weather icon Mostly Cloudy
RJ App
Vegas News, Alerts, ePaper

Mayor Goodman backs long-shot with downtown stadium plan

Las Vegas Mayor Carolyn Goodman knows a thing or two about long-shot bets, and on the issue of where to build a $1.9 billion domed football stadium in Southern Nevada, she’s backing a big one.

Although the developers of a stadium proposal — the family of casino operator Sheldon Adelson, Majestic Realty and the Oakland Raiders — have narrowed a list of 11 proposed sites to two near the Strip, Goodman is still pitching the idea that downtown Las Vegas’ Cashman Center is still the best place to build the 65,000-seat stadium.

The Southern Nevada Tourism Infrastructure Committee is getting closer to forwarding a recommendation to Gov. Brian Sandoval on tourism-enhancing projects and will take another step in that direction Thursday.

The meeting, at 1 p.m. at the Stan Fulton Building on the UNLV campus, is expected to delve into the details of financing a stadium that would be used by the Raiders if they receive permission from National Football League owners to move the franchise to Las Vegas from Oakland. The stadium also would be used by UNLV’s football team and for special entertainment events too large to be housed in existing Southern Nevada arenas.

The development team has narrowed the list of prospective stadium sites to 62 acres between Russell Road and Hacienda Avenue, just west of Interstate 15, and on the land that houses the Bali Hai Golf Club, south of Russell Road and east of I-15.

But Goodman, who led the unsuccessful charge for a downtown soccer stadium to house a Major League Soccer franchise last year, is continuing to plug Cashman Center, which she says not only is the best location based on accessibility, but also would be less expensive to develop since there would be no land cost and parking already is accounted for.

“When the process began, we asked Craig Cavileer (of Majestic Realty) if we could make a formal presentation,” Goodman said. “About two weeks ago, we made the presentation about the timing, access, infrastructure issues and cost associated with Cashman to representatives of the Raiders, Las Vegas Sands and Majestic.

“It was unbelievably well-received as to the advantages of Cashman being the final site.”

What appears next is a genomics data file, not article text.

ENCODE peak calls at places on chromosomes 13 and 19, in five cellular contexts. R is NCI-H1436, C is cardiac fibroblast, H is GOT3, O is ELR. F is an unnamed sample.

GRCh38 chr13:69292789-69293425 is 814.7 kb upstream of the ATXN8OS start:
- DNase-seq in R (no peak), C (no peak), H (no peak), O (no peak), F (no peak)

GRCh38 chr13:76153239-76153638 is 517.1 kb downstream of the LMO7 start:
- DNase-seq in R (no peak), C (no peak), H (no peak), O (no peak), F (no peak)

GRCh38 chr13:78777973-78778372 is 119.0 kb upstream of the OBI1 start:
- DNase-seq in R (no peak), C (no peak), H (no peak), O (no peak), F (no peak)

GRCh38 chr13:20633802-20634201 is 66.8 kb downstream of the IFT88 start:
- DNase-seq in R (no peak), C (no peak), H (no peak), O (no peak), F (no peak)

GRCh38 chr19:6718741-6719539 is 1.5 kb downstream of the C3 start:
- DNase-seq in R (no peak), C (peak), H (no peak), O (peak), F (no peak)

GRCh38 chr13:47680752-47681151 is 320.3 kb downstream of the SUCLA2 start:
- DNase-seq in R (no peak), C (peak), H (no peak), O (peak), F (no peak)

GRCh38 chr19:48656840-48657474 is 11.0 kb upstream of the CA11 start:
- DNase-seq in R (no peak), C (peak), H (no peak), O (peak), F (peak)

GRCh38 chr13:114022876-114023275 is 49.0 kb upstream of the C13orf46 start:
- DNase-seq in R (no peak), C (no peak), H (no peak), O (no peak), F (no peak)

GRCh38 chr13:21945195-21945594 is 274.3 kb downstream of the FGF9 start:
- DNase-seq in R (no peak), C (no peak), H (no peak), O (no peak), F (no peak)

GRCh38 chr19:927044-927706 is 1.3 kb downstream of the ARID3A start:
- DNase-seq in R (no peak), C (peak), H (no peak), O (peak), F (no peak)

Goodman said she next made the presentation to the Downtown Business Alliance, a group of hotel and business executives downtown, before making a private one-on-one pitch to Gov. Brian Sandoval. The governor has said he wouldn’t weigh in on the stadium debate until he receives the report from the committee. That’s expected to happen by the end of the month.

What’s so good about downtown? To Goodman, a member of the 11-member committee making the recommendation, choosing the site is “a no-brainer:”

— The site includes more than 50 acres with more than 23 more on adjacent land for stadium-related business. The acreage under city ownership would be contributed for stadium construction, saving millions of dollars.

— The site is close to four freeway interchanges on I-15 and U.S. Highway 95. By the time Project Neon, the massive redesign of the Spaghetti Bowl interchange, is completed, there will be seven. The multiple points of access would provide options for people attending events at the stadium.

— There’s a 3-acre parking lot at Washington Avenue and Veterans Memorial Drive and another at the Sawyer Building that is unused Saturdays and Sundays. In addition, there are 25,000 garage parking spaces and 17,000 street parking spaces downtown.

— Accessing the Cashman site from downtown parking will get easier by the end of the year when the city begins operating a six-mile downtown circulator transportation system. A free trolley system will operate in a circular route on downtown streets with vehicles moving every 15 minutes.

— Transportation leaders already have begun planning a light-rail system operating between McCarran International Airport and downtown. One of the planned routes would run from the airport to downtown along Maryland Parkway — a route that runs past UNLV. Goodman said it would be an easy commute for students to get to a stadium at Cashman.

— Downtown has already gotten used to hosting large masses of people downtown. Later this month, the Life is Beautiful music and art festival that in previous years has brought thousands of people downtown will be staged. Downtown routinely gears for large crowds for the monthly First Friday celebrations.


Goodman said cities across the country have seen rejuvenation thanks to the arrival of professional sports stadiums. She noted that Baltimore, Detroit, Denver and San Diego have seen a renaissance in their downtown areas, thanks to the foresight of civic leaders that pressed for new homes for their professional sports teams.

To that end, Goodman is tapping Sandoval’s record as a proponent of economic development and offering an alternative that could take root if compromises are necessary in the financing of a stadium package.

Still, Goodman knows the downtown plan is a long-shot.

“I asked Mr. Adelson two years ago when the city was looking at stadium development about whether he would consider something downtown and he said no then,” she said.

There’s no indication that he has changed his mind, although the development team said they appreciated the presentation.

“In life, it’s all about timing,” Goodman said. “For the Raiders to be in a position to consider Las Vegas, it’s about timing. If we can’t get the funding proposal resolved in 2016, it dies for at least another year.

“I’d hate to see that happen.”

The Review-Journal is owned by the family of Las Vegas Sands Corp. Chairman and CEO Sheldon Adelson.

Contact Richard N. Velotta at rvelotta@reviewjournal.com or 702-477-3893. Find @RickVelotta on Twitter.

Don't miss the big stories. Like us on Facebook.